Milwaukee County could pay a price if it penalizes builders that fail to meet local hiring goals, according to a contractor who predicted project bids will rise.
Builders concerned about crews or subcontractors falling short of Milwaukee County goals simply will add money to project prices to offset potential damages, said Larry Rocole, vice president of J.P. Cullen & Sons Inc.’s Brookfield office.
“It’s just like any project that you bid,” he said. “If you feel there’s more risk for it, you are going to adjust your bid accordingly.”
Milwaukee County is moving forward with plans to reinstate a goal that half of the wages on county projects go to workers who live in the county. During the next month, county planners will consider how to give the program teeth with strategies such as penalties for builders who fail to hit the percentages in their contract, said Jerome Heer, county director of audits.
Despite Rocole’s warning, County Supervisor Johnny Thomas, who supports the hiring program and penalty provisions, said contractors who inflate bids in anticipation of penalties risk pricing themselves out of projects.
“If there’s no repercussion for their activity,” he said, “I guess, why would they comply?”
Heer said the county will set a 50 percent goal when bidding contracts starting July 1 if the Milwaukee County Board of Supervisors signs off on the plan. Builders, when signing a contract, would agree to meet a certain percentage that could be less than 50 percent on projects with unique circumstances, such as specialized types of work, he said.
Penalties would be based on how far builders fall short of the percentage they agree to in the contract, Heer said. No penalty amounts have been proposed, he said, but the goal is to avoid making penalties too high or too low.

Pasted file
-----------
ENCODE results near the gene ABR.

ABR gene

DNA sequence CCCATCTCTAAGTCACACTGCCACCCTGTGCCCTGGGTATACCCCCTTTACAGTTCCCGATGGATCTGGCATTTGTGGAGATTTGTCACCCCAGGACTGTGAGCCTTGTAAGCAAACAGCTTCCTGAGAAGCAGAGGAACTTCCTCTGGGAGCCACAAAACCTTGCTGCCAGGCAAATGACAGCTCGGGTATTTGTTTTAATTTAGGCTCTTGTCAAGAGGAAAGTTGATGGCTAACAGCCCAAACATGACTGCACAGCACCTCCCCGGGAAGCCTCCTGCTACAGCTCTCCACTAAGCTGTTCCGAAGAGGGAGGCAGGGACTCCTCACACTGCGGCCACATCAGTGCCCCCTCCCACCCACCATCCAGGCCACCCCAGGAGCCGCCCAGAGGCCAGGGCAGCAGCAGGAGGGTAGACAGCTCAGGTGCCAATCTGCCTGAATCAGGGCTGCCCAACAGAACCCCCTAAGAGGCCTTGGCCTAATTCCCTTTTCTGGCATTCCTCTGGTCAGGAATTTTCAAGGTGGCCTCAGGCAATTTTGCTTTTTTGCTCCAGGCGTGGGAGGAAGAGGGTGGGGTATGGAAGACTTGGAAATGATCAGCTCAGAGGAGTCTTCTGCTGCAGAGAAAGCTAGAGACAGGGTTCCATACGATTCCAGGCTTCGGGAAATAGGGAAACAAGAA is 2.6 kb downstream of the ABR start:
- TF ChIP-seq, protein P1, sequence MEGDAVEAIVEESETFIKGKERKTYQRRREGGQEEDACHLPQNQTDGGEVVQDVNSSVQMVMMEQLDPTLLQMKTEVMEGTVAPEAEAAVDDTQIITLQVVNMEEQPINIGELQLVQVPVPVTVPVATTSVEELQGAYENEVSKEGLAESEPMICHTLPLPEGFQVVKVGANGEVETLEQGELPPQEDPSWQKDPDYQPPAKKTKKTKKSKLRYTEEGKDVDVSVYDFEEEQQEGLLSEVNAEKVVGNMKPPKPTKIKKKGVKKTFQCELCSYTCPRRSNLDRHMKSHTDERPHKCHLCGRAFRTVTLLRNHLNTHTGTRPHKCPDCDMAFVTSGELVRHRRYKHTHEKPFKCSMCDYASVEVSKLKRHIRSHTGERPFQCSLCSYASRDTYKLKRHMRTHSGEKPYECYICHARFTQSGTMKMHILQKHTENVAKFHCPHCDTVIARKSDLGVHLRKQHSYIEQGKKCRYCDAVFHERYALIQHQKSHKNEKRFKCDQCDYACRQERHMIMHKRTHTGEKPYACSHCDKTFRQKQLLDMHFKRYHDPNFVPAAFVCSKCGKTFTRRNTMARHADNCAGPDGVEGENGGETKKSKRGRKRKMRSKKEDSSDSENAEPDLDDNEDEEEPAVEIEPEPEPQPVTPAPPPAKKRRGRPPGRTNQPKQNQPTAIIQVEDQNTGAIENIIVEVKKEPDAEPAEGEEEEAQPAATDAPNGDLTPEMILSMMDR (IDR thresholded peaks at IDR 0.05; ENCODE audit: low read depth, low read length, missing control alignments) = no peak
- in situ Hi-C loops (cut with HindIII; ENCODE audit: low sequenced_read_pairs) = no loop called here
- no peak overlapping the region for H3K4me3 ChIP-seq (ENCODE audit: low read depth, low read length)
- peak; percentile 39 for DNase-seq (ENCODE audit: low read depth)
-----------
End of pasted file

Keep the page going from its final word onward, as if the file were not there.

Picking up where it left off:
“The trick with any liquidated damages or incentive clause is to make it substantive,” Heer said, “so it’s not just the cost of doing business.”
But Rocole said the county is unlikely to create long-term jobs for county residents as a return for what he anticipates will be increased project costs. Programs that force builders to reach a numeric benchmark are not the best way to train Milwaukee residents for long-term construction careers, he said.
He said Cullen launched lasting careers for Milwaukee residents on the Milwaukee City Hall reconstruction project only because the job went on for years.
The city of Milwaukee, Milwaukee Public Schools and the Milwaukee Metropolitan Sewerage District have local hiring goals for their projects.
“Most construction projects run anywhere from six to 12 to 16 months,” Rocole said, “and that is not enough time to build someone’s career.”
Yet Thomas said the experience residents receive on county projects will help them land construction jobs once the county work is complete. He said he supports the policy for residents, not builders.
“As legislators, our focus is on our constituents,” Thomas said, “not on individual businesses.”
Rocole said he opposes project-by-project percentage goals and penalties for missing them, but he supports getting Milwaukee residents careers in construction. He said the county should try a system that requires apprentices work on projects and contractors keep them on staff for six to nine months after the job is done.
“To me, the way the system is set up now, it’s really there to meet what I would define as short-term goals,” Rocole said. “It’s not there to build careers.”